And I don’t even like turkey! Our family tradition, in fact, is to create our own quirky meal (alternatives have included quail, octopus, and lobster). Of course we prepare so much food that we can eat of the leftovers for the rest of the long, lazy weekend. We also make a point of not shopping at all for the entire weekend. All that mindless consumerism, the crowds chasing after phyrric savings–it’s bad for the digestion.

While the Black Friday tradition is fading, it’s only because stores are starting to open on Thanksgiving day. Sad. 

So, that’s how this story got its start. Although I’m not exactly sure how the tooth fairy got involved.

I’m delighted that this story found a home in Devilfish Review among so many other great stories and poems!


Read "Six Impossible Things Before Breakfast" at the Lovely Saturday Night Reader

Today you can read my story, “Six Impossible Things Before Breakfast,” at the Saturday Night Reader‘s lovely website. It’s flash fiction, so it will only take you a minute. Stick around to read some of their many other short stories. There’s a lot of diversity in style and content in these pages, so there is something for everyone. 

I can’t really say how I came up with a time travel story influenced by Alice in Wonderland, but this one sure was fun to write!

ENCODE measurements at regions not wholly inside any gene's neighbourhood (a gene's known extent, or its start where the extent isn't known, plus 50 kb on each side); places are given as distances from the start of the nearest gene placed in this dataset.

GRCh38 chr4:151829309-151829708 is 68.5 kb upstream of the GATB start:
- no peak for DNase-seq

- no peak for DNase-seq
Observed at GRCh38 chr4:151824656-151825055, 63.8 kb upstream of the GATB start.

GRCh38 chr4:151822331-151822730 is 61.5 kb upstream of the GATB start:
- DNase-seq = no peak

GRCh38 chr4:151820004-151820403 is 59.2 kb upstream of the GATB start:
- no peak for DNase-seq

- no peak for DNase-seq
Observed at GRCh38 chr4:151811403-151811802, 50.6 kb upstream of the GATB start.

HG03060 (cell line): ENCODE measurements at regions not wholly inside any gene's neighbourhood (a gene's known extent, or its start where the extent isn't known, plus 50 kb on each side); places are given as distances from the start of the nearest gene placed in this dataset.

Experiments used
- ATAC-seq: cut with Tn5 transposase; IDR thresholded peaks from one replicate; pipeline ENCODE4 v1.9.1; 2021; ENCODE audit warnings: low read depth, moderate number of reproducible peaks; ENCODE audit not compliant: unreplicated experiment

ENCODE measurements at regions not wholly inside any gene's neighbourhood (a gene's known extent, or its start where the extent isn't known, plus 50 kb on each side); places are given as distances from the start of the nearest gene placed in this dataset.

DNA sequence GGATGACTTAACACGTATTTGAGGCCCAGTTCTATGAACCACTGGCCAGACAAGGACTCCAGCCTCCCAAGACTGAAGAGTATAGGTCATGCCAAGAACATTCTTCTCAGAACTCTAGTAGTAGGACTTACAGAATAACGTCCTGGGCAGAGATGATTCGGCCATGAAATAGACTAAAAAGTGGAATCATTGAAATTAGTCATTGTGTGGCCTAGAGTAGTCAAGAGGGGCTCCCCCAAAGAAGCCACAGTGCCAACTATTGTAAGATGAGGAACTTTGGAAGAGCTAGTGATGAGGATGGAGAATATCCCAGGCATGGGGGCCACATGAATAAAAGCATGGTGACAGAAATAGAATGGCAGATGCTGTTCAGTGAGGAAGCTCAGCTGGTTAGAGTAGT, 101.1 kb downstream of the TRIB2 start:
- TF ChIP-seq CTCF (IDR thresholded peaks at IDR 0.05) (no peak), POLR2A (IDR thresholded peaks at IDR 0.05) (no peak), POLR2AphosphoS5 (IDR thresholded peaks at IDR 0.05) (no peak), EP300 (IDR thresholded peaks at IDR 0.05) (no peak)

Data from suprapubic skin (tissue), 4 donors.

Illustration for Alice in Wonderland by Arthur Reckham

Cast of Wonders Produces my Short Story – Flotsam – for your Ears!


Hey, Sunday!

Listen to my short story, Flotsam, for free over at the Cast of Wonders.

I’m so glad I discovered this nifty little outfit! Cast ofWonders is a Parsec Award* winning podcast out of Britain that specializes in Young adult fiction. As a reader and a parent, I love listening to novels, stories and podcasts. I also love reading out loud to my kids. I believe hearing stories, as well as reading them, is a great way to broaden your experience with all things literary. That’s why it’s so wonderful to find people who are passionate about bringing great stories to kids ears.
Be sure to check out their Camp Myth project while you’re there.  

“Cast of Wonders presents the first Camp Myth novella, Phoenix Watching, as a full cast audio drama serialized over 15 episodes. Each episode also features a camper spotlight, showcasing the rich and divers cast of characters.” 

Listen to it for free, get it on Kindle or spring for the actual, physical book. Camp Myth has its own very cool website and there’s even an RPG game – I think these guys get kids!

* The Parsec Awards are a “celebration of speculative fiction podcasting.” They’re like the Hugos of the podcast world. If you’re looking for great spec fic podcasts, these awards are great place to start!

Read My Diorama Story at DSF & Writing Process Blog Tour

The outline on the window

Today you get two blog posts for the price of one!


First, the end of summer is in sight, and soon the kids will be returning to school. It’s in that spirit that I hope you enjoy my diorama story. I really enjoyed writing it. Be sure and stick around Daily Science Fiction to check out some of the other great stories on this site. This fine venue has been reliably publishing fantastic writing for years. I am so proud to be published by them!